Benjamin Britten: Peter Grimes

Benjamin Britten: Peter Grimes

by Philip Brett


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Benjamin Britten's Peter Grimes is one of the few operas of the last half-century to have gained a secure place in the repertory. Its appearance in 1945 shortly after the end of the war in Europe was a milestone in operatic history as well as in British music. But the origins of the work lie in the United States, where Britten and his friend Peter Pears (the first Grimes) spent the years 1939-42. In 1941 they read an evocative essay by the novelist E. M. Forster on the Suffolk poet George Crabbe (1754-1832); this precipitated Britten's decision to return to his native country, and sent them both to Crabbe's poem, The Borough, which gave them the idea for the plot they drafted together. This book opens with Forster's original essay and his later one on Crabbe and Peter Grimes. From there the reader can trace the history of the opera: in Donald Mitchell's annotated interview with the wife of the librettist, Montagu Slater; in Philip Brett's detailed study of the fascinating documents preserved in the Britten-Pears Library at Aldeburgh; and in his history of the work's stage presentation and critical reception. Hans Keller's remarkable synopsis, first printed in 1952, is complemented by a fine new analytical study by David Matthews of Act II scene 1, the crux of the opera.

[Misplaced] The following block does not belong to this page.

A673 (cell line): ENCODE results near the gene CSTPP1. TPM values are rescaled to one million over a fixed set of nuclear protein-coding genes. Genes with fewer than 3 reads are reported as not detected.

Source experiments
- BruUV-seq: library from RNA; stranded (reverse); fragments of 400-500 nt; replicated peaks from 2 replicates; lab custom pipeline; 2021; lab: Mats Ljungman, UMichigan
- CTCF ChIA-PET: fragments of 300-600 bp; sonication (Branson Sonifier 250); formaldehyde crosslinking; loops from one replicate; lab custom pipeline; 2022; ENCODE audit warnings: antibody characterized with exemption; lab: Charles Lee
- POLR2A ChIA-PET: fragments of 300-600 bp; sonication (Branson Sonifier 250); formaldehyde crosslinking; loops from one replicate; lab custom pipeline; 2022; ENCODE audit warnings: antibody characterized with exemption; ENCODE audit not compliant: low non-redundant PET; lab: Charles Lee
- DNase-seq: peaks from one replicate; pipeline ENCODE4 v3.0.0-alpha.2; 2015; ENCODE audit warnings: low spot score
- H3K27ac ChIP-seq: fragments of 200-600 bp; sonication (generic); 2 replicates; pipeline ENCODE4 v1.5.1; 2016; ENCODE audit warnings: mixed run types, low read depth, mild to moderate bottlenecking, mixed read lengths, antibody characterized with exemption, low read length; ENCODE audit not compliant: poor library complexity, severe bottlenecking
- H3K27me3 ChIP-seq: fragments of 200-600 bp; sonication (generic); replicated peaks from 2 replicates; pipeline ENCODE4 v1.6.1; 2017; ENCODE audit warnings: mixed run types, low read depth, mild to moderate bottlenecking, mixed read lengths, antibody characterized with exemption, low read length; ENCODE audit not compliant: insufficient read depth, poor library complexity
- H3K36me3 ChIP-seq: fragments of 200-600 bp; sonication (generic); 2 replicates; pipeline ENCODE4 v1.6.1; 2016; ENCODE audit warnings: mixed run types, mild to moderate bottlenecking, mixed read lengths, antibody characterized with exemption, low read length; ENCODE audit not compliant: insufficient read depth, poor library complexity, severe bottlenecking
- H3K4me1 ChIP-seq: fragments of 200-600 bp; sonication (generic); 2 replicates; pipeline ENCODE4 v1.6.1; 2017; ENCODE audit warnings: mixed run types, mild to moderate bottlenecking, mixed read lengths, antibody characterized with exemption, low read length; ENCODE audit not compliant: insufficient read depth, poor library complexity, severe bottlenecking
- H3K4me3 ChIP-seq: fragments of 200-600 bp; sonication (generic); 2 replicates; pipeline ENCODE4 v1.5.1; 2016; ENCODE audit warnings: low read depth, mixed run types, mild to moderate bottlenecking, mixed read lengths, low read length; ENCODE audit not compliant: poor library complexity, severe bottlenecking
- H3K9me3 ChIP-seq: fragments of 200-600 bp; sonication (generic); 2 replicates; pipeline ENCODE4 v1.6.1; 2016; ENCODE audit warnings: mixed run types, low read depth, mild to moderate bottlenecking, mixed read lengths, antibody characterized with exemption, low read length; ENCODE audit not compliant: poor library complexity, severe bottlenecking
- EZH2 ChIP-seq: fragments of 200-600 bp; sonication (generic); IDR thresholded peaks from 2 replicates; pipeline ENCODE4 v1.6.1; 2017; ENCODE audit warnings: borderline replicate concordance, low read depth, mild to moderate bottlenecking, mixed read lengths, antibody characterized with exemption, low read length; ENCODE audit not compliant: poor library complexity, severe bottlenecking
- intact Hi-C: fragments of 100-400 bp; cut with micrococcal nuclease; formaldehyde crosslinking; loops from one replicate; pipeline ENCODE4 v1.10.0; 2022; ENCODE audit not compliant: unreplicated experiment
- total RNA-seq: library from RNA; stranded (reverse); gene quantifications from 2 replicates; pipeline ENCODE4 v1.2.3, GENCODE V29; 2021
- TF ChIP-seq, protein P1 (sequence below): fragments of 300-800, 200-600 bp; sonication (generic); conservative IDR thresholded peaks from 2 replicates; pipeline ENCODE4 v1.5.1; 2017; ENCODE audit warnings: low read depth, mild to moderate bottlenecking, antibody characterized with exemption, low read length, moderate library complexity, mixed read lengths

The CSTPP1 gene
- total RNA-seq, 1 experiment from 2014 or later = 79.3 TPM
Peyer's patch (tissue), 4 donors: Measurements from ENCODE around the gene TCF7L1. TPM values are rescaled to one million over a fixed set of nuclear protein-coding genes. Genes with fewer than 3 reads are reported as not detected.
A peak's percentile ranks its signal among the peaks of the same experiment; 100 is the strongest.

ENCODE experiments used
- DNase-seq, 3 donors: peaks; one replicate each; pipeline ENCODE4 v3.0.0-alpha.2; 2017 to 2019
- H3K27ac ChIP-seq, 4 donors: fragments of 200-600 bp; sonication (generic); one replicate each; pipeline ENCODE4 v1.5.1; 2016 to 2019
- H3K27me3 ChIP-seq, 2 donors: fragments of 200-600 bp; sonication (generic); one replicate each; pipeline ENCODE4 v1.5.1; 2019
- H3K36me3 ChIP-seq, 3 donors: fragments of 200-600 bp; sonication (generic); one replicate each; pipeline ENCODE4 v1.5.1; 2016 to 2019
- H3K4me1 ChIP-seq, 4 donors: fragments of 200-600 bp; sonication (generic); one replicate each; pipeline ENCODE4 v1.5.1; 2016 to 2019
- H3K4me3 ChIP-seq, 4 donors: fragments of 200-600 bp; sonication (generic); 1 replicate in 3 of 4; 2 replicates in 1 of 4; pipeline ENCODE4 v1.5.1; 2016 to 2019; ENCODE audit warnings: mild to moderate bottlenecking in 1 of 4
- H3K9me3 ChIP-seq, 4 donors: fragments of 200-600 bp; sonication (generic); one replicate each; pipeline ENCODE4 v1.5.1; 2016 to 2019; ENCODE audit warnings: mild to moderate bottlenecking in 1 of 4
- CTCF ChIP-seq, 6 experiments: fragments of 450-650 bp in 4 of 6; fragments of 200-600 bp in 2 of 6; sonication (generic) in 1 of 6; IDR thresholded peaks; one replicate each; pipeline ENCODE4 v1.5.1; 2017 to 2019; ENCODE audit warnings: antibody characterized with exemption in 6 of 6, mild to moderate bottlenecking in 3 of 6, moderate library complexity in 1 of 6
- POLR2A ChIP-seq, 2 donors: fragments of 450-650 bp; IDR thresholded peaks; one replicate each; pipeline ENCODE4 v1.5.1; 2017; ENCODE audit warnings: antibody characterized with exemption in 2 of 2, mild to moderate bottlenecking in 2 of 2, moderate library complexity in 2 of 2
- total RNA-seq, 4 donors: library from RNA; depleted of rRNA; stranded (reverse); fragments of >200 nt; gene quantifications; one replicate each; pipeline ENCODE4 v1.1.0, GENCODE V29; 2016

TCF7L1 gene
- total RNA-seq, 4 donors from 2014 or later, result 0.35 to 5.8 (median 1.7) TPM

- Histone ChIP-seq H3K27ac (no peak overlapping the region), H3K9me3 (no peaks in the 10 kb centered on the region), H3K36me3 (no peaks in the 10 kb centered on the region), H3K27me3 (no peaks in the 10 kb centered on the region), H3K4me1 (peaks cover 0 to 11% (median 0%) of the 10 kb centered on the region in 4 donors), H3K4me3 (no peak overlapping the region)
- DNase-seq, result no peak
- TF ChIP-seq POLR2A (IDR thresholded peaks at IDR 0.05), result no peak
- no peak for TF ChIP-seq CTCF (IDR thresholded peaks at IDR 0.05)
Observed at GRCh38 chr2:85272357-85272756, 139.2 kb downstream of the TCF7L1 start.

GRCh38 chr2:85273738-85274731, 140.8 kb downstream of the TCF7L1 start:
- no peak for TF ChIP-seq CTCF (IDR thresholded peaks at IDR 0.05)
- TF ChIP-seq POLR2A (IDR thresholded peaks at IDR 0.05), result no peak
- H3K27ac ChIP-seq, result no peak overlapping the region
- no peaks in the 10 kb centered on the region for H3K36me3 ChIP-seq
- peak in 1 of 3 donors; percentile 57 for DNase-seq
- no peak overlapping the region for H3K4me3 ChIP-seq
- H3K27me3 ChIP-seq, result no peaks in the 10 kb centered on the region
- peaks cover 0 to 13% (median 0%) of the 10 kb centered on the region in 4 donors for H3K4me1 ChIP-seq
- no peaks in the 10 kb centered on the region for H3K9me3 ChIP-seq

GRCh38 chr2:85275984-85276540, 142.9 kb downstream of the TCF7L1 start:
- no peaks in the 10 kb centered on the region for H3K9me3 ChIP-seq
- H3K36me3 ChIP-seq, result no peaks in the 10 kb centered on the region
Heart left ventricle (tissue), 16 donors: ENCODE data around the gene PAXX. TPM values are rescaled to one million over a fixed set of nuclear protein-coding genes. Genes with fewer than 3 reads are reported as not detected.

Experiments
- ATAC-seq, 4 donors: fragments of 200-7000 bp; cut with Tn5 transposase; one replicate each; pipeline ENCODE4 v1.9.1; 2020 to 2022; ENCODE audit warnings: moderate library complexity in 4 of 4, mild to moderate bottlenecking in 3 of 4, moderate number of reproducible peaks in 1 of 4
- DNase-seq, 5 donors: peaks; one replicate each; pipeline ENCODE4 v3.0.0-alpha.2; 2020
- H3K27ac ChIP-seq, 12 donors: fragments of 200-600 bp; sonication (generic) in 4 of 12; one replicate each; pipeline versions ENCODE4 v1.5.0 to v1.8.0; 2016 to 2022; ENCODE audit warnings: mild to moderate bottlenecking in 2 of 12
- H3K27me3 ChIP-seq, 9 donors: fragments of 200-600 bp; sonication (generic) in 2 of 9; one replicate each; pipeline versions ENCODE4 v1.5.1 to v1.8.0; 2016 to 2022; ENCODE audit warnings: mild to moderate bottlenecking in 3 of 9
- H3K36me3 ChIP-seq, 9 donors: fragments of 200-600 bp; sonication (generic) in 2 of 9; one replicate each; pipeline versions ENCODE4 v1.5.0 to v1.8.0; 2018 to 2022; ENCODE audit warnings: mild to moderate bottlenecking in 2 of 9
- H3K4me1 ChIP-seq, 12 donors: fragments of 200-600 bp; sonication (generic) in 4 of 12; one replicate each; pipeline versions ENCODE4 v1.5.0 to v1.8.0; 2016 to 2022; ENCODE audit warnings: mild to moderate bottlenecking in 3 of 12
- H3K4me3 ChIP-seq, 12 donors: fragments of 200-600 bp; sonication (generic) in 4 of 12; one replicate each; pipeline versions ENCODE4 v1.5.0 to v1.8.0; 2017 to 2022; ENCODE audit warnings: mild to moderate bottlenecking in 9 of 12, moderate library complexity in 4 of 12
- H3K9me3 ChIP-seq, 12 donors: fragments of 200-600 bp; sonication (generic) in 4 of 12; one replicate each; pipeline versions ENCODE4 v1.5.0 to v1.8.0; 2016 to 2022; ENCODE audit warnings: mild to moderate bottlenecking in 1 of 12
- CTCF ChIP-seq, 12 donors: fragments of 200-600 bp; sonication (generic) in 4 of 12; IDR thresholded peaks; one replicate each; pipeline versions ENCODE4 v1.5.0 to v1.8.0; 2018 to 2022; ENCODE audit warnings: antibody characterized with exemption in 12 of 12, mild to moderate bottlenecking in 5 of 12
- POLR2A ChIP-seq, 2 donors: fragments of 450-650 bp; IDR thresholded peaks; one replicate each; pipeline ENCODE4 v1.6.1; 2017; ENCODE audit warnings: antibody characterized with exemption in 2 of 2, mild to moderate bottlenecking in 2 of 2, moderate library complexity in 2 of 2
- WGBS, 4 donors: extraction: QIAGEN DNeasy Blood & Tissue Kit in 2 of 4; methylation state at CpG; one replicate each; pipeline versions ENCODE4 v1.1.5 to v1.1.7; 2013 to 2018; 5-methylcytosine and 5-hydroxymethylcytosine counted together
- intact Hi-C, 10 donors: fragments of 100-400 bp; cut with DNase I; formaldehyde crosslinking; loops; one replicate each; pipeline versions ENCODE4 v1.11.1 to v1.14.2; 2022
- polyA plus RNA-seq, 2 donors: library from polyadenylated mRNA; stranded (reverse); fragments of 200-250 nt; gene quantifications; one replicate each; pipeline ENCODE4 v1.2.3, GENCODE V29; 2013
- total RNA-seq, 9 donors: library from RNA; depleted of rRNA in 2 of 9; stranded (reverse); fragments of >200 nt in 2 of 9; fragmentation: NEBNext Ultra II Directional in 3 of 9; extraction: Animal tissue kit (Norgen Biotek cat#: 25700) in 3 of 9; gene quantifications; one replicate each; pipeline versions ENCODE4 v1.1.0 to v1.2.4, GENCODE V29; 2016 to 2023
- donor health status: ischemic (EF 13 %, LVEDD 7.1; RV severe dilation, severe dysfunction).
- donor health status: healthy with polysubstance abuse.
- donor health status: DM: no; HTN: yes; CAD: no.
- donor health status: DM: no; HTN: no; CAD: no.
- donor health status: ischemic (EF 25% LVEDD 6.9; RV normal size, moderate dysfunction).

Product Details

ISBN-13: 9780521297165
Publisher: Cambridge University Press
Publication date: 05/26/1983
Series: Cambridge Opera Handbooks
Pages: 232
Product dimensions: 5.50(w) x 8.50(h) x 2.30(d)

Table of Contents

Part I. History: 1. Two essays on Crabbe E. M. Forster; 2. Montagu Slater (1902-1956): who was he? Donald Mitchell; 3. 'Fiery visions' (and revisions): Peter Grimes in progress Philip Brett; 4. Breaking the ice for British opera: Peter Grimes on stage Philip Brett; Part II. Synopsis and Analysis: 5. Peter Grimes: the story, the music not excluded Hans Keller; 6. Act II scene I: an examination of the music David Matthews; Part III. Criticism: 7. Introduction Benjamin Britten; 8. Neither a hero nor a villain Peter Pears; 9. Peter Grimes: a review of the first performance Desmond Shawe-Taylor; 10. An account of Peter Grimes from 'London in Midsummer' Edmund Wilson; 11. Music and motive in Peter Grimes J. W. Garbutt; 12. Plausible darkness: Peter Grimes after a quarter of a century Peter Garvie; 13. Britten and Grimes Philip Brett; 14. Postscript Philip Brett.

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